The protective housing 610, in which the slider plate 620 is mounted so as to slide longitudinally, is arranged in the dashboard 600. The closure cover 630, on which the spectacle holder 600 is mounted, is rotatably mounted on the slider plate 620 by means of the hinge 640. The closure cover 630 has an L-shaped cross-section and its face 630a closes the housing opening 610c and the spectacle holder 600 is mounted on its face 630b.

With the slider plate 620 inserted, the face 630b, and consequently the spectacle holder 600, lies in a position parallel to the slider plate 620, and the front wall 630a closes the opening of the protective housing 610.

When the locking member 690 is released, the slider plate 620 is moved outwards under the influence of the force of the extension spring 660 out of the protective housing 610. As this happens, the catch 670, which holds the closure cover 630 firmly against the force of the torsion spring 680 against the slider plate 620, runs onto the stop projection 610a arranged on the protective housing 610 which deflects the catch 670 against the force of the catch spring 670a and thus releases the closure cover 630, which is set up perpendicularly to the slider plate 620 under the influence of the torsion spring 680.

For closure, the closure cover 630 is pivoted backwards until its face 630b lies parallel to the slider plate 620 and together with this is inserted against the force of the extension spring 660 into the protective housing 610 until the locking mechanism 690 on the protective housing 610 has locked.

As soon as the catch 670 has passed over the stop projection 610a as the slider plate 620 is inserted, the closure cover 630 is again locked in the slider plate 620.

As an alternative to setting the closure cover 630 upright by means of the torsion spring 680, in this embodiment a mechanical controlled movement system can likewise be provided, which pivots the closure cover 630 as a function of the opening and closing movement respectively of the slider plate 620.

FIG. 27 shows an embodiment in which the protective housing 710 for the spectacle holder is constructed as part of an interior rear-view mirror 720 which is secured to the inner roof 701 of a motor vehicle by means of the bracket member 740.

The protective housing 710 has on its underside a housing opening 710a. The closure cover 750, on the inside of which the carrier 700a of the spectacle holder 700 is mounted, is joined by a swivel arm 760 by way of the hinges 760a, 760b to the protective housing 710 so as to swivel. When the locking mechanism 770 is released, the swivel arm 760 moves about the hinge 760a under the influence of the force of the torsion spring 780 downwards out of the housing opening 701a.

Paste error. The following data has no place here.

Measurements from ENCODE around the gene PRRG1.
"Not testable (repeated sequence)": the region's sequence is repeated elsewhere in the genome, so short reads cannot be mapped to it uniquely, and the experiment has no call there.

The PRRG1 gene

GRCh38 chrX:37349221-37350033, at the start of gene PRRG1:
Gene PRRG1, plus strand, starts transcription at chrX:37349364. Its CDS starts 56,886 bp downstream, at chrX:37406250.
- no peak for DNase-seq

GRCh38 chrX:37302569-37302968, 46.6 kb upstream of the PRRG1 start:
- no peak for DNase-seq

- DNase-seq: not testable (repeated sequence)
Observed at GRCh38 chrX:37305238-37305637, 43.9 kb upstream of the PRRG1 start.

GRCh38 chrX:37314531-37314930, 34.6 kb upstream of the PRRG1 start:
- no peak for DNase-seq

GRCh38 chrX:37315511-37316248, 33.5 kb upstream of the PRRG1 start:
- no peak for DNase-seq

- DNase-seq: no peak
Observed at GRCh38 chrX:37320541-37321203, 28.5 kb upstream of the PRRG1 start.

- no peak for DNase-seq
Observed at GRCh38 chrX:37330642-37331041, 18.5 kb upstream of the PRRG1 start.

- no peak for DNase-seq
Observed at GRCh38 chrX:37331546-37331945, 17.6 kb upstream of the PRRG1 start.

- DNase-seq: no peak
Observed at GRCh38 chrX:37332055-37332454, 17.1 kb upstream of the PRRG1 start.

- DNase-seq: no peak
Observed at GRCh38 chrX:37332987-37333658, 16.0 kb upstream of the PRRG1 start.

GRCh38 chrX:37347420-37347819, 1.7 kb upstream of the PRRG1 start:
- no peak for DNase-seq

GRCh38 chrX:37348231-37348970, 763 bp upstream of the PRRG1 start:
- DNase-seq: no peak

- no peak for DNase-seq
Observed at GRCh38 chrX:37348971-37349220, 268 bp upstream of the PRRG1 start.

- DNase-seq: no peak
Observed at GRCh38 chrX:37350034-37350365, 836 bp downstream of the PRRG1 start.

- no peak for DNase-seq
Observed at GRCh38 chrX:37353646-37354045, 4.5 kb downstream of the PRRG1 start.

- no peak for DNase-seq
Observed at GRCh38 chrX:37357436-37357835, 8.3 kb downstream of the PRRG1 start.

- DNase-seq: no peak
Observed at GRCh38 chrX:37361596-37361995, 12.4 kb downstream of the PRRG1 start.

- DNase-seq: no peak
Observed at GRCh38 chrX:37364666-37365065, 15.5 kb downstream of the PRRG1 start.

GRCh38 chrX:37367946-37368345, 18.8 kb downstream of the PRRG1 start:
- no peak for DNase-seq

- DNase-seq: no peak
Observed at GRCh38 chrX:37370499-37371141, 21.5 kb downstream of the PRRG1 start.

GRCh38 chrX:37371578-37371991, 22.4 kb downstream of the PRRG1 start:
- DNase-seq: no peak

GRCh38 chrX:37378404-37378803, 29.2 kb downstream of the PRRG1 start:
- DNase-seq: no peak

At the same time, the closure cover 750 swivels downwards out of the protective housing 710 about the hinge 760b under the influence of the force of the torsion spring 750a into the outer rest position.

The spectacle holder is thus presented in a position below and in front of the rear-view mirror, and the spectacles can be removed from the holder or inserted therein parallel to the rear-view mirror.

To close the device, the swivel arm 760 is pushed back against the force of the torsion spring 760a into the protective housing 710 and at the same time the closure cover 750 is folded in together with the spectacle holder 700 against the force of the torsion spring 750a until the inner rest position has been reached and the locking mechanism 770 is locked in the protective housing 710.

FIGS. 28 to 33 show a further embodiment of a spectacle holder having a protective housing arranged behind an interior rear-view mirror; in this embodiment an additional device is arranged on the spectacle holder for folding up and opening out the spectacle side-pieces.

In FIGS. 28 to 31, the protective housing 800 is secured by way of a bracket element 810 to the roof of the vehicle bodywork 820. A rear-view mirror 825 is integrated in the protective housing 800. The protective housing 800 has on its lower broad face 830 a housing opening 835. By means of parallel guide members 840, 845, the carrier 850 is connected to the protective housing 800 so as to perform a rotary movement. The parallel guide members 840, 845 can rotate about bearings 855, which are arranged on the side walls 857 of the protective housing 800 and on the side walls 853 of the carrier 850.

In the inner rest position, the carrier 850 is enclosed in the protective housing 800. The cover 851 on the underside of the carrier 850 then substantially masks the housing opening 835 of the protective housing 800. After manual release of the locking mechanism 859, which is arranged in the closure rail 858 of the carrier 850, the carrier 850 moves under the effect of the force of a torsion spring 861 downwards out of the protective housing 800 into its outer rest position. A damping means 862 damps this movement. To close the device, the carrier 850 is pushed at the closure rail 858 from its outer rest position back into the protective housing 800 against the force of the torsion spring 861, until the locking mechanism 859 locks in the protective housing 800.